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Almost everyone has experienced the obnoxious chlorine odor and irritating red eyes of a poorly maintained indoor pool. Most assuredly, this is a sign of too much chlorine right?

Actually, there is not enough chlorine to preclude the continual buildup of those combined chlorine compounds we call chloramines.

As a result, water and air quality suffer, patrons are turned off and the pool is no longer an attraction for the facility. Worse, bacteria and viruses can infiltrate the water, while airborne viruses may spread in such an environment as well.

Most sanitation standards do not allow combined chlorine levels greater than 0.5 ppm. But typical test kits cannot distinguish the difference between free chlorine and total chlorine to determine combined chlorine above 3 ppm.

As the pool is used, free available chlorine shifts to combined chlorine. The pH levels also may increase, making the free chlorine less effective at killing pathogens. Water quality then deteriorates, affecting air quality as well.

Salt chlorine generators are one solution for these water and air quality issues. We know that water is a conductor of electricity, but not a very good one. With salt chlorine generators, sodium chloride (NaCl), is added directly to the pool (most systems operate between 2,500 to 4,000 ppm) to increase the conductivity and provide a chemical base from which chlorine is generated.

The salt solution is passed through an electrolytic cell housed in the plumbing, where it is broken down to chlorine gas (the most powerful form of chlorine) and sodium hydroxide. Chloramine compounds passing through the energized salt cell are, for the most part, destroyed, ultimately resulting in greatly improved air quality.

Because the chlorine gas is saturated in the chamber’s water, it quickly converts to pure sodium hypochlorite (with a low pH value) and sodium hydroxide (at a high pH value), which balances the pH to near-neutral. This process requires fewer balance chemicals than thetrichlors, dichlors, cal hypos and sodium hypochlorites. The pure chlorine effectively kills the bacteria and viruses and virtually eliminates combined chlorine.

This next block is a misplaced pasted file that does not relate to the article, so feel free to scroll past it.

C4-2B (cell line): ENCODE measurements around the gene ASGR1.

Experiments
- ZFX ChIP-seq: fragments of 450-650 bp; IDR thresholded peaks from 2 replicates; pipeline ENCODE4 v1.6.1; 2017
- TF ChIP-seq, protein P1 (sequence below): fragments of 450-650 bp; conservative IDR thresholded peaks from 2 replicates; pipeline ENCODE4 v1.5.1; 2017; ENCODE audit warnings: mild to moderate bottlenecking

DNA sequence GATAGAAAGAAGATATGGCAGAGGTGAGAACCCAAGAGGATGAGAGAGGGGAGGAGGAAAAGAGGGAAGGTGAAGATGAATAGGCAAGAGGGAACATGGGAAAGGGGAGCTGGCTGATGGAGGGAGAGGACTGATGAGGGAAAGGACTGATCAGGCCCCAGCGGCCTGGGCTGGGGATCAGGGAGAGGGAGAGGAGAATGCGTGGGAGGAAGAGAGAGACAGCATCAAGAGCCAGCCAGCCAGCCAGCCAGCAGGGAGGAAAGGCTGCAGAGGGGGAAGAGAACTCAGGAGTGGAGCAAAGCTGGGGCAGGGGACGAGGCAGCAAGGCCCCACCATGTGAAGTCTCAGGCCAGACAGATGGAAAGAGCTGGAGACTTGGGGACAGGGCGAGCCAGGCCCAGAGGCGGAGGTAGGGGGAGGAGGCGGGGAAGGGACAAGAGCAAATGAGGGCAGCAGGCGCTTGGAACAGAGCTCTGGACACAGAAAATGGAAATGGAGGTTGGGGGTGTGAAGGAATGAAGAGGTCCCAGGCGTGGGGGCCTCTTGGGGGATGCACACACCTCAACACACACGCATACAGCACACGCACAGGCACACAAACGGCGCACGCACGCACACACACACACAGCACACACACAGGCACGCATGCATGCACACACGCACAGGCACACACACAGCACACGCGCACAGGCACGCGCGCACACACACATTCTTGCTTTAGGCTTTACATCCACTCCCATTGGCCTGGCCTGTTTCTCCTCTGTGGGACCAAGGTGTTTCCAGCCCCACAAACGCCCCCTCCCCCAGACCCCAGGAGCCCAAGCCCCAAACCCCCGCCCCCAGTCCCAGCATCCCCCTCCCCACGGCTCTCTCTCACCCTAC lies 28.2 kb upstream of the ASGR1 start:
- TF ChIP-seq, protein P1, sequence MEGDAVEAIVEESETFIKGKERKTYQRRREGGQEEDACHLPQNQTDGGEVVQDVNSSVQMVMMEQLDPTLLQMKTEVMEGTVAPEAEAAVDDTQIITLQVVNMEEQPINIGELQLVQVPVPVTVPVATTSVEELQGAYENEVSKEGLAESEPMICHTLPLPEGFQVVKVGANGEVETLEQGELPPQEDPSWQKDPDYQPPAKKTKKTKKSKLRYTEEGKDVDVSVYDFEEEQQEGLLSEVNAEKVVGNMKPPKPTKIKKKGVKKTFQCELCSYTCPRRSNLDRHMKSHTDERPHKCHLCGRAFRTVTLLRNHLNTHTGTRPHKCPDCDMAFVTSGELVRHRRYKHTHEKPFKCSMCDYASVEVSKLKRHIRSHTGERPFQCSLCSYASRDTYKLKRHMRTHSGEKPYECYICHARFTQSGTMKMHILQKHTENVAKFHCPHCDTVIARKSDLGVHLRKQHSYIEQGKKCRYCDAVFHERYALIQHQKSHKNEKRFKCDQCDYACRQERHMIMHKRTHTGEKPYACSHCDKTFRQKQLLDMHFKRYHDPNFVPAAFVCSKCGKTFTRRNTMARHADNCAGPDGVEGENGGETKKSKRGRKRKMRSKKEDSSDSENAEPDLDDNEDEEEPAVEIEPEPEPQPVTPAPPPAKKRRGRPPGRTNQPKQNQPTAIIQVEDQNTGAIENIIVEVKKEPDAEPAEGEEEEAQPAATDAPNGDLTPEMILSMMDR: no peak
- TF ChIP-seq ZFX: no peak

After the chlorine conversion, the product of the resulting chemical reaction reverts back to salt, ready to generate more chlorine once again. The salt-to-chlorine-to-salt cycle is regenerative, so there’s no need to replenish bulky chemical storage tanks and feeders. Maintenance on chlorine feed pumps, injection fittings and tubes is eliminated.

Only a small amount of salt is lost through filter backwashing, splashout and drag-out, so only occasional, small additions of salt are needed to compensate.

Properly maintained pools do not contribute to air quality issues. Minimizing combined chlorine, especially during high bather usage, is the key. There may be some air quality issues due to the number of people around the pool, but that can be controlled with proper air ventilation.

While salt chlorine generators are not the only solution for indoor air quality issues, they can provide a direct and immediate impact. Regardless of the system, however, pool water quality must be combined with proper operation and maintenance routines, accurate water testing, and basic common sense. If it looks and smells bad, something’s definitely wrong. If it looks too good to be true, test it first.

Finally, remember that too much chlorine can do just as much harm as too little.